- An occupation order regulates who can live in the family home. It can also be used to set out in detail when each party can use certain areas of the house, communal areas (for example the kitchen) and so on. If tensions are so high that a person does not feel safe, they can apply for an occupation order. It will take effect immediately on being served on the other party, and is an incredibly powerful tool, potentially forcing someone to move out of their home. Bear in mind, however, that under lockdown conditions it will be more important than ever to persuade a court of the overwhelming need for such an order, and the key to success will probably be the ability to show that that person has a suitable alternative place to live.
Applications for these injunctions can be made despite many family courts being closed and hearings in person currently as rare as hen’s teeth. Hearings nowadays are generally by phone or video conferencing, depending on the circumstances.
Police – 999 and the ‘Silent Solutions’ system
The Police have improved their responses and understanding of domestic abuse enormously over recent years. They have introduced a system to help victims get police help even if they are unable to speak when they call the police:
- Calling 999 from a landline – if you do not speak and do not answer the operator’s questions, but the operator can hear background noise or believes the caller is in danger, the call will be connected to a Police handler.
- Calling 999 from a mobile – you will hear a message asking you to press various numbers (eg, 5 5) if you need Police assistance but cannot speak out loud. The call will then be transferred to the Police handler, who will ask questions requiring a ‘yes’ or ‘no’ answer only.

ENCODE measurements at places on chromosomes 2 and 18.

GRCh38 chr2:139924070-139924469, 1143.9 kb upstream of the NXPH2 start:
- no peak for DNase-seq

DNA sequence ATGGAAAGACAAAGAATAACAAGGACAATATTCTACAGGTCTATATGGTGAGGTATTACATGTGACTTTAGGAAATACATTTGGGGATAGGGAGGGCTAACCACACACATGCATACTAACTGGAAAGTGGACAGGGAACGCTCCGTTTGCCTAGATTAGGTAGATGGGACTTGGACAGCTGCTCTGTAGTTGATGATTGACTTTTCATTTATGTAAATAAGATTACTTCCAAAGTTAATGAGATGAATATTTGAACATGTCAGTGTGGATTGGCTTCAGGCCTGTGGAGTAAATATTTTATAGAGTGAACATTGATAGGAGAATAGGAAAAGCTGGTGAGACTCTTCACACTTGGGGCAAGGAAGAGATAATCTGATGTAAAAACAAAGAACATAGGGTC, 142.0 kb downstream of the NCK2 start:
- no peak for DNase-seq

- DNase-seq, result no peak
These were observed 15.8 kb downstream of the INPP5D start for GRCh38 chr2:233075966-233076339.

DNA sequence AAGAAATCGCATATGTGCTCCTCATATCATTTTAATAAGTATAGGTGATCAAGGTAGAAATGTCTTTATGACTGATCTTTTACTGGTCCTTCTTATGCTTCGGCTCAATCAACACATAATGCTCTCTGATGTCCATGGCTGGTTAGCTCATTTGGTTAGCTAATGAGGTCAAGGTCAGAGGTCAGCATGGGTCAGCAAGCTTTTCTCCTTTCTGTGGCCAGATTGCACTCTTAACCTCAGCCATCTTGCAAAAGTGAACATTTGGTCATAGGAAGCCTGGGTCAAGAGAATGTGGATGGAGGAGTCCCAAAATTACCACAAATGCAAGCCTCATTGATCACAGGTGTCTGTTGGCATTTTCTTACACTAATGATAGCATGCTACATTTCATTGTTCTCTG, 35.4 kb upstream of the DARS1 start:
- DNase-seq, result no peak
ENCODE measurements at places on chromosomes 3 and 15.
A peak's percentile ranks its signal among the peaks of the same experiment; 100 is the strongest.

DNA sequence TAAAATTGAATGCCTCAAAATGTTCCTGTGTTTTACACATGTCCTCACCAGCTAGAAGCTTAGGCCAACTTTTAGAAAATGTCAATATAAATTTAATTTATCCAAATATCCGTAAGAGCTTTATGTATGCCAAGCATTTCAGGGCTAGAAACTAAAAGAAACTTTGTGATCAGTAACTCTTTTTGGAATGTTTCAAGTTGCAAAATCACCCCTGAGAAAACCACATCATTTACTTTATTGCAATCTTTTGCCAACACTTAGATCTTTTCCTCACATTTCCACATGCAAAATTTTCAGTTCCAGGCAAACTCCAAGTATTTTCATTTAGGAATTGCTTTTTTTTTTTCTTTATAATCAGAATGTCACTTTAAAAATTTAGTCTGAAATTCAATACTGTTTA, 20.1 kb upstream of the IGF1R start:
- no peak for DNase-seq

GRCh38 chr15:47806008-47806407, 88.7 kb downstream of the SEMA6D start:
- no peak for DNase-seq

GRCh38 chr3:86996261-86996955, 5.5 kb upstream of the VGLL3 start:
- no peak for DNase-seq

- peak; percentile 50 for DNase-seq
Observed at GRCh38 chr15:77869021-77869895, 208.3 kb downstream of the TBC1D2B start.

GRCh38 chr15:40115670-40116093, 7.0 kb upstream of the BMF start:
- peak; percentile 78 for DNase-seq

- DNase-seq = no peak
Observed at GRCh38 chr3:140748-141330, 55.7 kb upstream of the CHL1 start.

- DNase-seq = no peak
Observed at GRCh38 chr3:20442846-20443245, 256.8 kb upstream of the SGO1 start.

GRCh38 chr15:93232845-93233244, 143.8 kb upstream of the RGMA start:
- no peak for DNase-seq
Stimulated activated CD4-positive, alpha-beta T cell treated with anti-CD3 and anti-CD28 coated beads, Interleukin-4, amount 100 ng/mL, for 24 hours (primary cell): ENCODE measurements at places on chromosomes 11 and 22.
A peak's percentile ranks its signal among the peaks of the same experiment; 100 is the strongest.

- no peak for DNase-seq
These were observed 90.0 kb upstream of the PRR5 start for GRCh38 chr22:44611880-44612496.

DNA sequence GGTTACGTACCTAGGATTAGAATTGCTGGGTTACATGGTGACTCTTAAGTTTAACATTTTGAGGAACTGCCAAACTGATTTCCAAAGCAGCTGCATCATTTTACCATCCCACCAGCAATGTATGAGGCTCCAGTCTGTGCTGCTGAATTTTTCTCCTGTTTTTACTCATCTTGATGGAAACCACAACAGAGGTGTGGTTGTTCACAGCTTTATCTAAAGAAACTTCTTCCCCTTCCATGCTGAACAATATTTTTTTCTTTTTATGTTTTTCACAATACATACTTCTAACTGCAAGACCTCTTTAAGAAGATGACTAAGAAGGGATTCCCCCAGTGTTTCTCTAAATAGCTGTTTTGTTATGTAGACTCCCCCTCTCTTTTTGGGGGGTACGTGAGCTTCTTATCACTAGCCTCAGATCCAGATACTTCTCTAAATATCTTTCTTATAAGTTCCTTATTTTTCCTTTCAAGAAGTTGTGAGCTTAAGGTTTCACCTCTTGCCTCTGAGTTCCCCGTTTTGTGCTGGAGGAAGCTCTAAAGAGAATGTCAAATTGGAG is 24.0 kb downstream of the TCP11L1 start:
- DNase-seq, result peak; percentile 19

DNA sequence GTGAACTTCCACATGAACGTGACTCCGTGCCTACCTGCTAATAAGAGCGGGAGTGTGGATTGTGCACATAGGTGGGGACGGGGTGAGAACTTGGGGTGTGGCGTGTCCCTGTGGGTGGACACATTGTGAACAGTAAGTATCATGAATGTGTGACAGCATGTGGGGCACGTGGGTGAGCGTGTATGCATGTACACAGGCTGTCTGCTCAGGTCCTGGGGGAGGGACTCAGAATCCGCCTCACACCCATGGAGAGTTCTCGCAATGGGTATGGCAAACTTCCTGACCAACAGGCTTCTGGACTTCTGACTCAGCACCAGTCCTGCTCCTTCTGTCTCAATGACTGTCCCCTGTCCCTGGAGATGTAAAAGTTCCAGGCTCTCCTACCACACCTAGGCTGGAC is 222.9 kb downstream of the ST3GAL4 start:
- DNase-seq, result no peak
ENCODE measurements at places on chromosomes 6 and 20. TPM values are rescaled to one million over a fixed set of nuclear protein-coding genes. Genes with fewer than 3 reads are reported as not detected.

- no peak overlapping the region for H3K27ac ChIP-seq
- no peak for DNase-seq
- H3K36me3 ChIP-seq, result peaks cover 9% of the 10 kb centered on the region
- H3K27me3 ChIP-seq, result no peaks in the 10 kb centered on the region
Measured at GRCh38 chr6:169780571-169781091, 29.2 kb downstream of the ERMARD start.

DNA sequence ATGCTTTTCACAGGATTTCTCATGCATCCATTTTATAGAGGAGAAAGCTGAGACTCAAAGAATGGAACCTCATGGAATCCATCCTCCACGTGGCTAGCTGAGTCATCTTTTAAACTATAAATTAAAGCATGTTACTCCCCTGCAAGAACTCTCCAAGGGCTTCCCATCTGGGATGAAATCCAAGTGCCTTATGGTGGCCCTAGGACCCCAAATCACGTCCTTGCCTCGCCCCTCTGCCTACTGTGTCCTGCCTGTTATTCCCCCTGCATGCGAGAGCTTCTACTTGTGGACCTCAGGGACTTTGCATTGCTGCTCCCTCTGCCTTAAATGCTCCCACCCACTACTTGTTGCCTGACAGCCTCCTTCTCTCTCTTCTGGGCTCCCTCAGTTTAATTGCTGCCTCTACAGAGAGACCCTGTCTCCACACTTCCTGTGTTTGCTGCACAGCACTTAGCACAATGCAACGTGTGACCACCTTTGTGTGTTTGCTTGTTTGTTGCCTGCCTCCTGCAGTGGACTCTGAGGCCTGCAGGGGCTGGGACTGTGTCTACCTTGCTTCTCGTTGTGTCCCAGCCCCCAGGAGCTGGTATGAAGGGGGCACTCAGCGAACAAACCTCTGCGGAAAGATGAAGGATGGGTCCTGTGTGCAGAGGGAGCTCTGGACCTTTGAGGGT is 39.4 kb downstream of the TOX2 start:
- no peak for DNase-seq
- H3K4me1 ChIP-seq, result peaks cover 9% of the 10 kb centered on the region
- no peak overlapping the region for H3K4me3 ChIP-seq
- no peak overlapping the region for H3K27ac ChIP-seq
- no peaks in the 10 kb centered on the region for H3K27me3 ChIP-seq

Domestic Abuse Charites/Organisations/Apps
There are many organisations, helplines and apps which offer advice and help to domestic abuse victims, some of which are listed below:
- Women’s Aid – www.womensaid.org.uk
- Freephone National Domestic Abuse Helpline, run by Refuge – 0808 200 0247 www.nationaldahelpline.org.uk
- Apps – Bright Sky (support and information) and Hollie Guard (personal safety app- if phone shaken or tapped, sends alert to your emergency contacts).
Women’s Aid also has practical steps to ‘cover your tracks’ so that an abuser cannot find out that a person has been seeking advice, such as deleting all browser history or search in a ‘incognito/private window’ and deleting all texts, call logs from mobiles, as well as making calls when you are outside of the home shopping or taking exercise.
Although correct at the time of publication, the contents of this newsletter/blog are intended for general information purposes only and shall not be deemed to be, or constitute, legal advice. We cannot accept responsibility for any loss as a result of acts or omissions taken in respect of this article. Please contact us for the latest legal position.